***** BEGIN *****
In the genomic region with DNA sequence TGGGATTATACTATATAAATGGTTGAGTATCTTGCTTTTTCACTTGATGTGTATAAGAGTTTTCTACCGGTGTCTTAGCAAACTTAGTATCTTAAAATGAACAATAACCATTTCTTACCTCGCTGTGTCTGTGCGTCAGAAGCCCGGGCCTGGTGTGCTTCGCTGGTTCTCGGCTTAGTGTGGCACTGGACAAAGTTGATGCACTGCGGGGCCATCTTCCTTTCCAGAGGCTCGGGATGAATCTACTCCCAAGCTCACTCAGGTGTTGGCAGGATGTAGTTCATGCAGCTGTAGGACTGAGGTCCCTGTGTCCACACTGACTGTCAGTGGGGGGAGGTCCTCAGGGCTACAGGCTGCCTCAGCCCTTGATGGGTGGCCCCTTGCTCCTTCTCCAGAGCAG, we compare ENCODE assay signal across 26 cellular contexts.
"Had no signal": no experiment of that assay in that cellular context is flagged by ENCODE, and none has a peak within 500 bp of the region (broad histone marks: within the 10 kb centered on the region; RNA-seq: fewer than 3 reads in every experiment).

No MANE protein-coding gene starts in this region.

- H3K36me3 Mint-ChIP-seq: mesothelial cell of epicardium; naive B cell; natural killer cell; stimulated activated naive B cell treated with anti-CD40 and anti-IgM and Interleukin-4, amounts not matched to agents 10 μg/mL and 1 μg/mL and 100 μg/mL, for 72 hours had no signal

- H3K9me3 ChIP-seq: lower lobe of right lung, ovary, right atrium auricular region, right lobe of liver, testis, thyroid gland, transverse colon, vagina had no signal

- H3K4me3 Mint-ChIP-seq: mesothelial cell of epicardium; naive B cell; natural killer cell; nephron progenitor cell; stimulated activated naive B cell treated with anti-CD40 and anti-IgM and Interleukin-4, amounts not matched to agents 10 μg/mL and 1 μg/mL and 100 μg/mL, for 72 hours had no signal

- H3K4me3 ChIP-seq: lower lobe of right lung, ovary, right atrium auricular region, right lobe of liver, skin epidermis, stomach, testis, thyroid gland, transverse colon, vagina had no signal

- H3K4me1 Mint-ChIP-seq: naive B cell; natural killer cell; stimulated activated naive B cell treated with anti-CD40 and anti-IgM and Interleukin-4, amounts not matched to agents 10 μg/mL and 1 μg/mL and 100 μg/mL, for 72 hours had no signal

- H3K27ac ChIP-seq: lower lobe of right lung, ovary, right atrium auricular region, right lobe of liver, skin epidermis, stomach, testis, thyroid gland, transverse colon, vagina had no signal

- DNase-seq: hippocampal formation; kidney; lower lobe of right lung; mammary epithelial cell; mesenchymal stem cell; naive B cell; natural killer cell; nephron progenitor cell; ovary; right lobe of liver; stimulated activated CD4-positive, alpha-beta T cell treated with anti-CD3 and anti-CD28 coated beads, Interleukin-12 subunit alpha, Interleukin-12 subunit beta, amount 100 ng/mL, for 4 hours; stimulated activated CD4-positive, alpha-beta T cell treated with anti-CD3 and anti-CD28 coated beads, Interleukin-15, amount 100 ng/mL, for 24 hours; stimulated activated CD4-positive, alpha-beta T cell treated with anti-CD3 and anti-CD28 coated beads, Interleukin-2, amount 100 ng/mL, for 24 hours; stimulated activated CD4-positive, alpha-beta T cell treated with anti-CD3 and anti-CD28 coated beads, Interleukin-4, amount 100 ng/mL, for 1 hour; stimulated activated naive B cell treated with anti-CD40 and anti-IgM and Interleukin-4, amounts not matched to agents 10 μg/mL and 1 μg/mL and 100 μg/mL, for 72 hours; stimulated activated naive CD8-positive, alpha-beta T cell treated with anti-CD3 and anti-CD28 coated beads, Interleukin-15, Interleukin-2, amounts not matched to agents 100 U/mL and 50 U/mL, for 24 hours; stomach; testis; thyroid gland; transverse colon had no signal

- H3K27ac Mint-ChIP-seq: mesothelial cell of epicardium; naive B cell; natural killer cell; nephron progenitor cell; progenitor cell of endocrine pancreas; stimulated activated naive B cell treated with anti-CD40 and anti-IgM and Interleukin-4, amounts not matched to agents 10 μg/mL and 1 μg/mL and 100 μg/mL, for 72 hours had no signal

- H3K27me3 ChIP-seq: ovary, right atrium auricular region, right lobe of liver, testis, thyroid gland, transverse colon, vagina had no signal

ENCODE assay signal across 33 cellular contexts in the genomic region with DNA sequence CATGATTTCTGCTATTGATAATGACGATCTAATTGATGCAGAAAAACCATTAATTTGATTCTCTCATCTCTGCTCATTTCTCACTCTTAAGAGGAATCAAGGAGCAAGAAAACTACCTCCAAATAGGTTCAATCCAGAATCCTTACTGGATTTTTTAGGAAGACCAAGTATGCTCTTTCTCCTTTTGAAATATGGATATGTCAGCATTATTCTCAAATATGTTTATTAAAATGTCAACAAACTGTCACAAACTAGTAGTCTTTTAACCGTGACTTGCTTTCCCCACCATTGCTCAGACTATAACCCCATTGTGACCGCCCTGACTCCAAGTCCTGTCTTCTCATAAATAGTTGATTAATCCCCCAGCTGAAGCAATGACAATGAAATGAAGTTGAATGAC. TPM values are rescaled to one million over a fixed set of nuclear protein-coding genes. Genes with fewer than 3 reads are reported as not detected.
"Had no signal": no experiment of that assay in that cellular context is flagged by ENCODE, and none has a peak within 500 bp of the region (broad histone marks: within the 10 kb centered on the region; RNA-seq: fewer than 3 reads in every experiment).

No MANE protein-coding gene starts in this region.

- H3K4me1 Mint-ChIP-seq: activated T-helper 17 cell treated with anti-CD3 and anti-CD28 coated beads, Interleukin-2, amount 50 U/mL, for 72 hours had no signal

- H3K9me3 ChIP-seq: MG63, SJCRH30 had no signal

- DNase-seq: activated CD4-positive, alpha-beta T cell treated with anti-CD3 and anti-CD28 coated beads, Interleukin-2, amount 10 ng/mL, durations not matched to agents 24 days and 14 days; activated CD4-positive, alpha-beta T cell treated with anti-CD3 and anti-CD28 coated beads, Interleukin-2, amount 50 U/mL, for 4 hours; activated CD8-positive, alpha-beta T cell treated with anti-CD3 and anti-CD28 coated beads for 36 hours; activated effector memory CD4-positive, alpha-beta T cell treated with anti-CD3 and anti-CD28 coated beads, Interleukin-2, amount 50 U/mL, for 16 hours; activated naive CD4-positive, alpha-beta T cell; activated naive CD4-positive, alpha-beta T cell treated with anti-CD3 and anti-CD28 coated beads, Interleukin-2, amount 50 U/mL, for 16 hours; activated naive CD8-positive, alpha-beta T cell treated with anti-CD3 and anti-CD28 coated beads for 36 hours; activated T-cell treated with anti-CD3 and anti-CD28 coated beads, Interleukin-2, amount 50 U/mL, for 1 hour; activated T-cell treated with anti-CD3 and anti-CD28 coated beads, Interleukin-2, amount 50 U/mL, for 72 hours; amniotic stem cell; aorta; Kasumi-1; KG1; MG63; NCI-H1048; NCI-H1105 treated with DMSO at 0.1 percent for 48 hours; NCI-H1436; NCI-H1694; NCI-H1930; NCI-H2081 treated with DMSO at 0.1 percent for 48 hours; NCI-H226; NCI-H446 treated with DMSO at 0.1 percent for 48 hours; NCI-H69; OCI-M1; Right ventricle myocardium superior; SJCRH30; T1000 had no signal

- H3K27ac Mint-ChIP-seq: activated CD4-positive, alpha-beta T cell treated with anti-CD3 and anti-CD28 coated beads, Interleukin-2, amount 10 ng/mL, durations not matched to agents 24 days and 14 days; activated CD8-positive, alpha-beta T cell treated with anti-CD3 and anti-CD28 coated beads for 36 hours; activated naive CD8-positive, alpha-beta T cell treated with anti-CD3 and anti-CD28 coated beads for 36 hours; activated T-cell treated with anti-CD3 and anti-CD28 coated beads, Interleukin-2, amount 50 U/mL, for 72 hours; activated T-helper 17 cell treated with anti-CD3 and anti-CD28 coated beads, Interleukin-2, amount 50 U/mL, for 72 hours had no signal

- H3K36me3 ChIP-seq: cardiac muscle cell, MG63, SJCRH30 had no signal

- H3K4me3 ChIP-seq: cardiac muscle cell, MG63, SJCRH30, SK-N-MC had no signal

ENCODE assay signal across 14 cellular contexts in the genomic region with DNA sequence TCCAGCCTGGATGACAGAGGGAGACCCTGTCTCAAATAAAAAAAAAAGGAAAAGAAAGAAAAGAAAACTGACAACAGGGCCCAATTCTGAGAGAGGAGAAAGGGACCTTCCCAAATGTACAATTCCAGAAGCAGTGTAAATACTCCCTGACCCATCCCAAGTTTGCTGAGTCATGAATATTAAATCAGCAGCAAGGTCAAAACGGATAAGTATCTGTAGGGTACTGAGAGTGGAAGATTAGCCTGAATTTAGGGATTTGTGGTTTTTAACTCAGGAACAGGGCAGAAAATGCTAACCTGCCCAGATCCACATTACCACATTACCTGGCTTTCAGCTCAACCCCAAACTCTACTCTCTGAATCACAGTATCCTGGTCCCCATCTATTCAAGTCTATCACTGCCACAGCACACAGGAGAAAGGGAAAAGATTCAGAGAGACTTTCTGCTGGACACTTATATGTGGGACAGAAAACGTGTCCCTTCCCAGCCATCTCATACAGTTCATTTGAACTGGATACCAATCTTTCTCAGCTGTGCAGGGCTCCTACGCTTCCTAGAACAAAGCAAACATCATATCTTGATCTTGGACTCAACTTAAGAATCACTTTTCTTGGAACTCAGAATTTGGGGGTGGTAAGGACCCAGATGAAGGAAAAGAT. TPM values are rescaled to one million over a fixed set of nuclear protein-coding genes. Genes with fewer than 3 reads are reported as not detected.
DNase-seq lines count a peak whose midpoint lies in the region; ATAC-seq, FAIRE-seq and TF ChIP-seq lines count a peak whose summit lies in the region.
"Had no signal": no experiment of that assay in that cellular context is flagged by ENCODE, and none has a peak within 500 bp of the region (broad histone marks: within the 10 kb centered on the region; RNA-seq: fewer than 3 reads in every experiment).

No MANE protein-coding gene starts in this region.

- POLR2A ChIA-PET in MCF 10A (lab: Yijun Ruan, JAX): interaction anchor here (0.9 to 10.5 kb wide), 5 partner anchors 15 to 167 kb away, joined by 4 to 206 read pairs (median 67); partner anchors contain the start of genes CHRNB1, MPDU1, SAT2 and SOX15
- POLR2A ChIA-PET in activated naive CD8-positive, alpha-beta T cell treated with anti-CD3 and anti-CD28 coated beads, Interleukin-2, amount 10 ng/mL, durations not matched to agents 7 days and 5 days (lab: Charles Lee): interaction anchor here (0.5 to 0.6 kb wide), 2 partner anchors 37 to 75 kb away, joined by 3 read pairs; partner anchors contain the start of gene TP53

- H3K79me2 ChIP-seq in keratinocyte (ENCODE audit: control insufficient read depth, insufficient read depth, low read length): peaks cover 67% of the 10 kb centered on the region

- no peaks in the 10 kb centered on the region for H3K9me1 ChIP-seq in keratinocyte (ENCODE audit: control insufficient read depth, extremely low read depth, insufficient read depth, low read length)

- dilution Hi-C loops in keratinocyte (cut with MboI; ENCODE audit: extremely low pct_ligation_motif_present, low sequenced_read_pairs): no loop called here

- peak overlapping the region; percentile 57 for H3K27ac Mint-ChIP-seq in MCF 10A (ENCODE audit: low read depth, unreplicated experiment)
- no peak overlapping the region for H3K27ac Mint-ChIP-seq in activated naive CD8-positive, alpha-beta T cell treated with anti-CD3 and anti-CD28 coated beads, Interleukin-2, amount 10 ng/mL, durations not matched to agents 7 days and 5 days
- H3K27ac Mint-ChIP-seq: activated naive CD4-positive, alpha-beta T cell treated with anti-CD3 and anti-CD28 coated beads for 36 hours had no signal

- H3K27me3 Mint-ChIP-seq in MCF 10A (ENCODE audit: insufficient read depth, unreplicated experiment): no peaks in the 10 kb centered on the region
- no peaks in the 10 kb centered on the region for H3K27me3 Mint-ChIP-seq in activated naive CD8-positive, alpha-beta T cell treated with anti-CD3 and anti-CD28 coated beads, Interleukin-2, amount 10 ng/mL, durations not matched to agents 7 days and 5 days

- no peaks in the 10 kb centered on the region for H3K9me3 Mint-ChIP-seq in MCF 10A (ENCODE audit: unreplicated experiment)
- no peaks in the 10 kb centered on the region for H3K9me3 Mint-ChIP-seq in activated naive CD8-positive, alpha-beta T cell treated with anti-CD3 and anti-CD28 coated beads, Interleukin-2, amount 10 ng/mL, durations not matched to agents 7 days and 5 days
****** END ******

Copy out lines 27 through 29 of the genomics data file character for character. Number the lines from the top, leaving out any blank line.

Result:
- POLR2A ChIA-PET in activated naive CD8-positive, alpha-beta T cell treated with anti-CD3 and anti-CD28 coated beads, Interleukin-2, amount 10 ng/mL, durations not matched to agents 7 days and 5 days (lab: Charles Lee): interaction anchor here (0.5 to 0.6 kb wide), 2 partner anchors 37 to 75 kb away, joined by 3 read pairs; partner anchors contain the start of gene TP53

- H3K79me2 ChIP-seq in keratinocyte (ENCODE audit: control insufficient read depth, insufficient read depth, low read length): peaks cover 67% of the 10 kb centered on the region

- no peaks in the 10 kb centered on the region for H3K9me1 ChIP-seq in keratinocyte (ENCODE audit: control insufficient read depth, extremely low read depth, insufficient read depth, low read length)